Deer! Dress!

Stranded knitting has a special effect on me – no matter how torturous the knitting (I called this project “hellish” the last time I wrote about it), I love the end result! When thinking about my favorite knitted projects over the years, I instantly think of the mismatched Fair Isle knee highs, for instance. And so with the Deer Dress: after all is said and done, love, love, LOVE!!!

Pattern: Deer Dress by Signe S. Simonsen.

Yarn: red is Dale of Norway Baby Ull, #4227, 3.5 skeins; white is Dale of Norway Baby Ull, #0020, less than 1 skein; navy is Lanett Superwash, #5575, less than 1 skein.

Needles: US 1.5, 2.50mm circs.

Sizing, gauge, etc.: I worked the second smallest size, 1.5-2.5 years, and the dress came out to be 21″ around the chest and 19.5″ shoulder to hem after blocking. I steam blocked using my steamer, by the way. As always, my gauge varied drastically between plain stockinette and stranded knitting. Plain stockinette: about 7 stitches and 9.5 rounds per inch. Stranded knitting: about 9 stitches and 11 rounds per inch.

I failed to accommodate for my very tight stranded knitting, and as a result, the chest came out quite small/tight and the dress fits a child much smaller than a typical1.5-2.5 year old. The pattern made some provisions for the differences in tension between stockinette and stranded stockinette, but I think I needed to compensate even more.

Nonetheless, the end result should fit the recipient, and overall I’m super pleased with how it came out!

My model is a cute one, eh? Get those blackmail photos while they’re young, right? 😉


16 thoughts on “Deer! Dress!

  1. Anna

    Corrugated ribbing pretty much is the devil, but it looks so pretty when it’s done.

    And yes, get those blackmail pictures while you can. 😉

  2. Lolly

    Oh. My. Goodness. I don’t think even the most jaded, bored, blank eyed teenager could be blackmailed by these pictures. They are just too freaking adorable. Your model is working it!

  3. janna

    The dress is adorable, and the model even more so! I love corrugated ribbing personally, but I’ve only done it in the round. Back and forth doesn’t sound like fun at all.

  4. Hege

    The dress is adorable. If I only had a little girl I could knit one for…

    And I think your little guy will be amused about the photo when he is older 😉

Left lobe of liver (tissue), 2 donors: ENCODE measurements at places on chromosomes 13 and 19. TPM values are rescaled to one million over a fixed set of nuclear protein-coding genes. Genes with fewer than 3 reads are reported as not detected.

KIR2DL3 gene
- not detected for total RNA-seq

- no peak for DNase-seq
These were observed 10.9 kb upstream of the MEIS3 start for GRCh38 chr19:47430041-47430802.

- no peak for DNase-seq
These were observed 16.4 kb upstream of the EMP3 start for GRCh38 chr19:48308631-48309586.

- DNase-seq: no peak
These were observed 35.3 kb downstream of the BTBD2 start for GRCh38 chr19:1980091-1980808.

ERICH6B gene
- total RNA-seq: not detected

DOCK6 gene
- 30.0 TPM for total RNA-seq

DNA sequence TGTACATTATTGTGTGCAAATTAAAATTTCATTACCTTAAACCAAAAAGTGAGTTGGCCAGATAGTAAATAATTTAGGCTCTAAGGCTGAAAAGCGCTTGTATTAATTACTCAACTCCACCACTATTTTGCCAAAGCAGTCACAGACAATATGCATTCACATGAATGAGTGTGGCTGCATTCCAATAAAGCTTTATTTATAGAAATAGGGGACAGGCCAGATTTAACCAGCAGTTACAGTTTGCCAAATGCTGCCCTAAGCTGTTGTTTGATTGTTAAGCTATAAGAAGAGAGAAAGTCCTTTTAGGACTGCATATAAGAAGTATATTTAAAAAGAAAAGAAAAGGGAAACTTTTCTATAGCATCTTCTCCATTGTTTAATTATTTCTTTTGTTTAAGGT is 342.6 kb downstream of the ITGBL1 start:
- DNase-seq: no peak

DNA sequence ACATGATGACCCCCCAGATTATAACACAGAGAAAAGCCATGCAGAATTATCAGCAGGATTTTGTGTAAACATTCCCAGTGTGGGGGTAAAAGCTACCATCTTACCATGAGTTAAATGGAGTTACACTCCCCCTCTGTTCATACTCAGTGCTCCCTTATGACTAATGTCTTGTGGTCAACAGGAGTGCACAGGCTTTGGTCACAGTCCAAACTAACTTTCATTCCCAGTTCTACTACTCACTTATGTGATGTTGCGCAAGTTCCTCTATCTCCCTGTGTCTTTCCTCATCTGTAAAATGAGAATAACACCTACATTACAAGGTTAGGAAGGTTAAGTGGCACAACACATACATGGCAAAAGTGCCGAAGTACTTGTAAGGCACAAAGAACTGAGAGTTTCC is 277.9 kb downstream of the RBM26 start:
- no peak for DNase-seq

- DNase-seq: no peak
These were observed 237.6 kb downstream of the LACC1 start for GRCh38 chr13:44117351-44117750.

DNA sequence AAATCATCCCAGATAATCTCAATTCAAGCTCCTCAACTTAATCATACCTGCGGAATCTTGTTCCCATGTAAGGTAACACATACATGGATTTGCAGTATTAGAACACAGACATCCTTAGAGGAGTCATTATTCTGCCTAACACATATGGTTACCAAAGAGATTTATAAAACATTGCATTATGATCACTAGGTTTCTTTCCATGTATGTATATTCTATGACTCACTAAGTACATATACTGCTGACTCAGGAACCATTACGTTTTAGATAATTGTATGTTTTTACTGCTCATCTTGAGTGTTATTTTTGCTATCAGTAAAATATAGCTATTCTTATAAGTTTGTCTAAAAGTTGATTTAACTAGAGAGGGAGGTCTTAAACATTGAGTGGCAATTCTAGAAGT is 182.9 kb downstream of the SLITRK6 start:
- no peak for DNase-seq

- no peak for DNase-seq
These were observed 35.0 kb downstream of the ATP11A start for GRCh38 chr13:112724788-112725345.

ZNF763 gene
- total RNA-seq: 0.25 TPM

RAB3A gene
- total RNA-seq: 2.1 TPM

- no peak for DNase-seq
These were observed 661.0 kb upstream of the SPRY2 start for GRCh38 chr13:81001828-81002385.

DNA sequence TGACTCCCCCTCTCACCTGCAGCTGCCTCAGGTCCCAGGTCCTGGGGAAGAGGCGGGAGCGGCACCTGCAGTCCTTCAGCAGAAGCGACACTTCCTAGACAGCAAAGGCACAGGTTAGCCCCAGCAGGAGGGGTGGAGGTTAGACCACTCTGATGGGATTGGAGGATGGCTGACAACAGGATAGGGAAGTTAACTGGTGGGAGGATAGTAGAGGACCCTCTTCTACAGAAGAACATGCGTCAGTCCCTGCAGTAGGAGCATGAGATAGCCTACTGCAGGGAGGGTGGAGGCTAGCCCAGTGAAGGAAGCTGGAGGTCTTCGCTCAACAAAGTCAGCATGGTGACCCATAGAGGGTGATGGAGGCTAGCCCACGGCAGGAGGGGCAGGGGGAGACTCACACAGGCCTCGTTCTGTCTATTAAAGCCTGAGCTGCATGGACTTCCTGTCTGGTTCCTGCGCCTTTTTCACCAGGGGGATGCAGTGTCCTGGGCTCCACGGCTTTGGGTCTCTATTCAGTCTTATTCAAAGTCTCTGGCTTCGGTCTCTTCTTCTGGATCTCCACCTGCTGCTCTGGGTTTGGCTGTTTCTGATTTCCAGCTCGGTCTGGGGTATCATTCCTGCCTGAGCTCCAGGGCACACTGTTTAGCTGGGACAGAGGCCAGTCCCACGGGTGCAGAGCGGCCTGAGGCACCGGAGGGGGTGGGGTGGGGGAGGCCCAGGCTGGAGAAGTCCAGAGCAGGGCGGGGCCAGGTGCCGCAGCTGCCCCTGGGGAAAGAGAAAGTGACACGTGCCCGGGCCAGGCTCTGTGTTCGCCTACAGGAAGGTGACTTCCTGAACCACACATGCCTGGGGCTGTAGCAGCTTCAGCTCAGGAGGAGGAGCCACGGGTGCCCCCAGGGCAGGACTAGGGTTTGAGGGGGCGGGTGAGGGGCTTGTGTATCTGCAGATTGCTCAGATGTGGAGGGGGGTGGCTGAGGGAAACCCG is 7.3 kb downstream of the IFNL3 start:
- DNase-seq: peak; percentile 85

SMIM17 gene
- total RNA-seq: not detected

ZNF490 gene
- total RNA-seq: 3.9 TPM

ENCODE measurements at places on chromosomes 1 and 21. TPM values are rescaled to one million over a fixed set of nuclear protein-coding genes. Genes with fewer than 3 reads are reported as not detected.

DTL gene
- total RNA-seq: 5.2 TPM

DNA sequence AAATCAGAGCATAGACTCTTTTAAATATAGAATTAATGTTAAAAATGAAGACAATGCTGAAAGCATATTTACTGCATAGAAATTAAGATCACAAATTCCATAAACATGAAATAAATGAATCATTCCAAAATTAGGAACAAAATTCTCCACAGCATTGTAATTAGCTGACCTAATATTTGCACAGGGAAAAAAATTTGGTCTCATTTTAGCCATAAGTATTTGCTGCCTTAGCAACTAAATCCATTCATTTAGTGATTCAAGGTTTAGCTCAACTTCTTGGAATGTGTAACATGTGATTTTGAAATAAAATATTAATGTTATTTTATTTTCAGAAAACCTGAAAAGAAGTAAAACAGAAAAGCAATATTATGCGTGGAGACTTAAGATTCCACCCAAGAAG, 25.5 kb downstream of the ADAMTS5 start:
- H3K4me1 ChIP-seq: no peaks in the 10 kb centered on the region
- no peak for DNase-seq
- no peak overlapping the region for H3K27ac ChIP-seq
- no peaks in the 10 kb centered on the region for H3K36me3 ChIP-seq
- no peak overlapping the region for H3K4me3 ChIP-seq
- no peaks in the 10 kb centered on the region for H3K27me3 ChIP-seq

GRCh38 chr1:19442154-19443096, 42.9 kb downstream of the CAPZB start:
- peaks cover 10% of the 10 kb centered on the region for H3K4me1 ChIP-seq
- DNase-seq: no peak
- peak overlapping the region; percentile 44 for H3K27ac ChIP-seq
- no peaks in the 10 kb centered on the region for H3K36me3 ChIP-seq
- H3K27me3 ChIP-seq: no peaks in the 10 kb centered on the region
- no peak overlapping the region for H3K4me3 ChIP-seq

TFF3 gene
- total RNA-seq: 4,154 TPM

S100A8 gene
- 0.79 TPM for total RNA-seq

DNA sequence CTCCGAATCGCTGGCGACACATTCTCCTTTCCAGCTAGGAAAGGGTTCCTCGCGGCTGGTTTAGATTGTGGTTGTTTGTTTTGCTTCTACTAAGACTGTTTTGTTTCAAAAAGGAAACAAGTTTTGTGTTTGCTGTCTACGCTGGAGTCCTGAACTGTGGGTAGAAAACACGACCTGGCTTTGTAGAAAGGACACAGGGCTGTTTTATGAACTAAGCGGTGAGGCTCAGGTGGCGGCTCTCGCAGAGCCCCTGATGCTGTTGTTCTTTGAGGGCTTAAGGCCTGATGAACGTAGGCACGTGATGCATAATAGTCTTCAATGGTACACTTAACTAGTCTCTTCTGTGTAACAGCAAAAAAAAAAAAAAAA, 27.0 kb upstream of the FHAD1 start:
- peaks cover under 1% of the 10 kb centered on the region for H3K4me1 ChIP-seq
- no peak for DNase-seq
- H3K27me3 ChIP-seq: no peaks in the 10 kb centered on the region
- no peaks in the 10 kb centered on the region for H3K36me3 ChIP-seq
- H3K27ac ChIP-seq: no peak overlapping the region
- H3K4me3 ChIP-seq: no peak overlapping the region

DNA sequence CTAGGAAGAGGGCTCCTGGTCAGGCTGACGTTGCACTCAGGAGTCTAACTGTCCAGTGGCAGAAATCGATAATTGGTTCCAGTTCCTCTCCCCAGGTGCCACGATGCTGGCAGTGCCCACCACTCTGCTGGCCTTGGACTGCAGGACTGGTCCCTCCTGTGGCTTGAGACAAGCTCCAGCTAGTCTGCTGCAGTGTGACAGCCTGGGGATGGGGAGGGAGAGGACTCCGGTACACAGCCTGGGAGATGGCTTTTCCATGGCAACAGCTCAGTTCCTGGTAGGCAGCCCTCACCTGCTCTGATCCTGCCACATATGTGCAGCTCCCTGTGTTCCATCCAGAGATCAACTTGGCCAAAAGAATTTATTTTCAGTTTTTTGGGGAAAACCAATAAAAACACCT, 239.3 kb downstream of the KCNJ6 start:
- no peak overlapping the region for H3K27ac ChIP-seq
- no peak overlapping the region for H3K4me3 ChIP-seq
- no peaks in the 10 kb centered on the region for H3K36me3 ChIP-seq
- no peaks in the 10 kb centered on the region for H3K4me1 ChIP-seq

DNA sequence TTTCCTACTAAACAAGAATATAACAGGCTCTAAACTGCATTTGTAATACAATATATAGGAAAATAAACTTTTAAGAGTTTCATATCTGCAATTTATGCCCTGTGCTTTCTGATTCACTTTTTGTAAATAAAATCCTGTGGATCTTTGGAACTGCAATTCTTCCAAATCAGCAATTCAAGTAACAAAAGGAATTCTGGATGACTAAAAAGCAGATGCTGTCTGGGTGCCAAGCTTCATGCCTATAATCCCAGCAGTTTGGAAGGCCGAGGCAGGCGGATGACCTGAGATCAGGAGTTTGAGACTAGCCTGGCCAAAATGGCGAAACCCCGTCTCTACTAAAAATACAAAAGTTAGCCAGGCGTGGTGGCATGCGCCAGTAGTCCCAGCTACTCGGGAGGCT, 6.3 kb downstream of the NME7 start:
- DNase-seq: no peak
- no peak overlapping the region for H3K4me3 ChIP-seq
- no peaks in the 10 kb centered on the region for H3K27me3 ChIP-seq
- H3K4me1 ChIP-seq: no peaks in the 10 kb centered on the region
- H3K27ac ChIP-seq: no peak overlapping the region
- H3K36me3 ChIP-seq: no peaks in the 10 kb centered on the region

5. Jules

    I recently completed my first stranded project (Celtic owl hat) and found the process so tedious. Props to you for knitting a stranded dress! It looks great spesh on your little guy!

  6. Betsy

    One of the “biggies” suggested going up a needle size on the stranded part…I tried it on my last project and it really did the trick…

    Absolutely adorable…dress and model!

  7. Amy

    Wow. That turned out fabulously. I don’t know what you did to carry the red behind the white, but I sure can’t see it! Nice job (as usual).

    I imagine Gregory will be so used to being a knitwear model that it won’t phase him at all to see this photo in later years. 🙂

  8. Elizabeth

    With stranded knitting, what ended up working for me was-how to describe it- knitting the item inside out, using the needles on the far side of the tube instead of those on the near side. The floats of the stranded work go around the outside of the knitting and not the inside, so they stay longer. You just have to play with it to see what I mean…….but it made a HUGE difference in my tension!!!!

  9. Elaine

    Love that little dress!! I use Baby Ull a lot in my kids knitting…. and have a fabulous source for it…. but where can I get an adorable, beautiful model like yours? He’s gorgeous.

  10. dana

    there is always a big difference when part of a garment is stranded and part is not.

    you could try going up a needle size (or two)for the stranded knitting sections.

  11. Kathy

    What a wonderful creation! The recipient will love it no doubt, but the new wearer could NOT be any more dear than your young ‘model’ is while wearing it! 🙂

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